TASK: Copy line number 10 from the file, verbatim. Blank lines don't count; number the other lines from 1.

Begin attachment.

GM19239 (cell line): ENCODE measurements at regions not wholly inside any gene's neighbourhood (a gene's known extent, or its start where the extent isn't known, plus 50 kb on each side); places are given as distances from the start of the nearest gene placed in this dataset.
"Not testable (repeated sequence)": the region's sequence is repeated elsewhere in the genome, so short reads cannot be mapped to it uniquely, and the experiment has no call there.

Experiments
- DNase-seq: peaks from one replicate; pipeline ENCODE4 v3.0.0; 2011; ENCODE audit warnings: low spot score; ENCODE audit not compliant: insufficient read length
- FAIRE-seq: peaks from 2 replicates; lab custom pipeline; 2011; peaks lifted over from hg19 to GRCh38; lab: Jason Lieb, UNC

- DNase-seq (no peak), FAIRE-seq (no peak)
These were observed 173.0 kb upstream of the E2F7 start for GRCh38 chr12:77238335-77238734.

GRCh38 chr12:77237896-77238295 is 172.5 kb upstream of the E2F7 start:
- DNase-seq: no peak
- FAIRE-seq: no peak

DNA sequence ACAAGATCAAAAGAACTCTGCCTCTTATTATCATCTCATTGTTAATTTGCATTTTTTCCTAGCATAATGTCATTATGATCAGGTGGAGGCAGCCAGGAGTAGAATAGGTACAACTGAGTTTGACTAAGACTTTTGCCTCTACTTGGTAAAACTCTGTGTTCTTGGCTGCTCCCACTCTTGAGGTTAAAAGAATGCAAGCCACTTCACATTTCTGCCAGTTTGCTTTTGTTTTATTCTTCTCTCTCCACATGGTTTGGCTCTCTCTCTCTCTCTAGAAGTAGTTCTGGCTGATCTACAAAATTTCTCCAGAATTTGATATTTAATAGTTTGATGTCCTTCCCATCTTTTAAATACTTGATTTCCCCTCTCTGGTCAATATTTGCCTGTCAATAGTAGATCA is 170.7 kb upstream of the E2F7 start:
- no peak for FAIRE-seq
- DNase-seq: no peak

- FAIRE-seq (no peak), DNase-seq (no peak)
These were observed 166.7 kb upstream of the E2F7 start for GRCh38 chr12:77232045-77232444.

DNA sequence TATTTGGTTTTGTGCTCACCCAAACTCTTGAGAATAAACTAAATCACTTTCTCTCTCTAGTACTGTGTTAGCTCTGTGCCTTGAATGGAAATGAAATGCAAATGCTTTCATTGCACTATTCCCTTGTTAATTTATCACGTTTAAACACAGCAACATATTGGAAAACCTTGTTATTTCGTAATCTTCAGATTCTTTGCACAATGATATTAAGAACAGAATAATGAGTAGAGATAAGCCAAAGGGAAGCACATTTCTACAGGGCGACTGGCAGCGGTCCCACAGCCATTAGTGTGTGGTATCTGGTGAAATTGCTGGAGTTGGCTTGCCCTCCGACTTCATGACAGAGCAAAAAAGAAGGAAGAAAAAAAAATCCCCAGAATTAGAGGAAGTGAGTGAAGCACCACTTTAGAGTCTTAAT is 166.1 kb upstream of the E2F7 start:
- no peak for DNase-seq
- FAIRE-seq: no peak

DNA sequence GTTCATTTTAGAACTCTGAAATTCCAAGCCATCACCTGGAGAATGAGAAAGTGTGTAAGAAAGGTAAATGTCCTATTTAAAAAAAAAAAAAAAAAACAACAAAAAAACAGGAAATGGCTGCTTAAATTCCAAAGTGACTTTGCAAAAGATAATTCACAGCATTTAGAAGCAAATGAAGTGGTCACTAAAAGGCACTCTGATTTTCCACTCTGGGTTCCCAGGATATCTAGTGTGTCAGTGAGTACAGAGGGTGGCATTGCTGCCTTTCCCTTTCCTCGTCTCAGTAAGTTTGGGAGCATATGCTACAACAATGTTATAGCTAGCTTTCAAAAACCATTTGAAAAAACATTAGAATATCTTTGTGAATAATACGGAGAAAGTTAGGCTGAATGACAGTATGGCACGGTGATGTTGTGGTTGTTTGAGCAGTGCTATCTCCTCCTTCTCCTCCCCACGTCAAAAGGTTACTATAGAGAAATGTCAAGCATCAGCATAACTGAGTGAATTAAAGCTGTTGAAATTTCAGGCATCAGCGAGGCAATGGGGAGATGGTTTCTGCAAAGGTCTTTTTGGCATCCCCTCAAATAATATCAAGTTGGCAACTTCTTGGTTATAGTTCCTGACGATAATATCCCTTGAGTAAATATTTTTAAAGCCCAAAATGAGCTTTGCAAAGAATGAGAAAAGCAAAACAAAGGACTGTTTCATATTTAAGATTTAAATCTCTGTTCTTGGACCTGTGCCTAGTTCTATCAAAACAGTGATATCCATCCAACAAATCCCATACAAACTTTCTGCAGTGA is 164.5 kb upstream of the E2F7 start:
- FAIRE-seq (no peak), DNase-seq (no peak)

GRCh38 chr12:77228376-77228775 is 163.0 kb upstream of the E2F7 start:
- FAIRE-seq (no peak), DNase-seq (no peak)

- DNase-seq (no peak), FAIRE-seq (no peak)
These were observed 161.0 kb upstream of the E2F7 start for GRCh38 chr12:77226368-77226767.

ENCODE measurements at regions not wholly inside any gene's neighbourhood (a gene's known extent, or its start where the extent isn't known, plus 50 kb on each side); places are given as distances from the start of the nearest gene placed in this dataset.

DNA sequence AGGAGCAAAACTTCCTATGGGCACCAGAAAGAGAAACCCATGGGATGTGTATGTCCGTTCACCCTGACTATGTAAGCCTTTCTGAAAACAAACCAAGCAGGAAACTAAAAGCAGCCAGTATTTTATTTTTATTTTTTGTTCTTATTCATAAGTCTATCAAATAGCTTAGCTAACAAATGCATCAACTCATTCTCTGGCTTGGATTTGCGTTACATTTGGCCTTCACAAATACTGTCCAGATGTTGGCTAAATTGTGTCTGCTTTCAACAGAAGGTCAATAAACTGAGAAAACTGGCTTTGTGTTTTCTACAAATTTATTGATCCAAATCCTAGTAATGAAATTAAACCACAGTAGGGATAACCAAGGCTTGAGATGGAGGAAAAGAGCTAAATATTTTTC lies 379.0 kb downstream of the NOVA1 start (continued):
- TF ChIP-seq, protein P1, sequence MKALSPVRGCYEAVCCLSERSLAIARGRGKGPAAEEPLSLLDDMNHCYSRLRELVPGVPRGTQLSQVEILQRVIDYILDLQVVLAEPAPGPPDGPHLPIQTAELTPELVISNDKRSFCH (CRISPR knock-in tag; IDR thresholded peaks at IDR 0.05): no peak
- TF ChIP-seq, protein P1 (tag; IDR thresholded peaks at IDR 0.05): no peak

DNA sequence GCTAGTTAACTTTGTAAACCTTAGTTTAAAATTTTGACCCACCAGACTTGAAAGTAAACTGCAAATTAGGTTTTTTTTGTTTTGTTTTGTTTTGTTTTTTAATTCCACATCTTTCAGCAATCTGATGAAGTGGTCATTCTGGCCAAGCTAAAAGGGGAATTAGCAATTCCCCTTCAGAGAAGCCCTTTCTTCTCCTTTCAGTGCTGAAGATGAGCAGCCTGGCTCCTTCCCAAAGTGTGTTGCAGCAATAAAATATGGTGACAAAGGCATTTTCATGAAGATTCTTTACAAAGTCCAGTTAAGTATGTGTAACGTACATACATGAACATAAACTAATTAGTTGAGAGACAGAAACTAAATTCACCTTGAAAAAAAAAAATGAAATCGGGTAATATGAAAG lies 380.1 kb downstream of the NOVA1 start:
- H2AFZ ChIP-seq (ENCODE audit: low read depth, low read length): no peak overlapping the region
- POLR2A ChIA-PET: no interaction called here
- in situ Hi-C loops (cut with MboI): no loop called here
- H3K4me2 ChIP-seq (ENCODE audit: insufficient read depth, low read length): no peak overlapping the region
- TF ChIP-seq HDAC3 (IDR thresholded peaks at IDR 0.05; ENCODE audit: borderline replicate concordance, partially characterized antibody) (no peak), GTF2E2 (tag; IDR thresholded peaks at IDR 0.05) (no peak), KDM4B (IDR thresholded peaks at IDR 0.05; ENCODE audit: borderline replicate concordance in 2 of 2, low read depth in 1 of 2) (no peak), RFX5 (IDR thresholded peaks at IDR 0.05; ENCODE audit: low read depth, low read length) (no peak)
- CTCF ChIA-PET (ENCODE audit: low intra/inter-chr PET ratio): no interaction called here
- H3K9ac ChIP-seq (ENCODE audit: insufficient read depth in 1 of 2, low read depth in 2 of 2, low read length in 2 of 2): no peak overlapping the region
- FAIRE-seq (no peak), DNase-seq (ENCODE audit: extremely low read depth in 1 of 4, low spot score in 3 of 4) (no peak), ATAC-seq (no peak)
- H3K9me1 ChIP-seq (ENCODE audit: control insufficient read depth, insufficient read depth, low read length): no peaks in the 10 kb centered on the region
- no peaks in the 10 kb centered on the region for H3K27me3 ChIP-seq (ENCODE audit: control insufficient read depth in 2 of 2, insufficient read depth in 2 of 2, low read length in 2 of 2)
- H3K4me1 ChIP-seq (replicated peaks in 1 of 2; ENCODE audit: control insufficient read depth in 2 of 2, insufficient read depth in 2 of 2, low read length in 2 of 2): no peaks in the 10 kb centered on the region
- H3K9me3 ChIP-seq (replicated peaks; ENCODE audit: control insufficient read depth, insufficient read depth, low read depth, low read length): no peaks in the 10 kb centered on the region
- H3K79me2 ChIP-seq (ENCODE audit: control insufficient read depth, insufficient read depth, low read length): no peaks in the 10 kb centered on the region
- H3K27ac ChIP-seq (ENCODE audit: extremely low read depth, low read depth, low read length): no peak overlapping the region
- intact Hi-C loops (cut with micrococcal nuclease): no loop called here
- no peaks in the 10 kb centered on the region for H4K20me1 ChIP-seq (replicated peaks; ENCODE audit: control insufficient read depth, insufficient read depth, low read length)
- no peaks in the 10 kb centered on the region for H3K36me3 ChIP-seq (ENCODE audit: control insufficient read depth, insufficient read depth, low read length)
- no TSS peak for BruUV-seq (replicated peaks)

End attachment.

- FAIRE-seq: no peak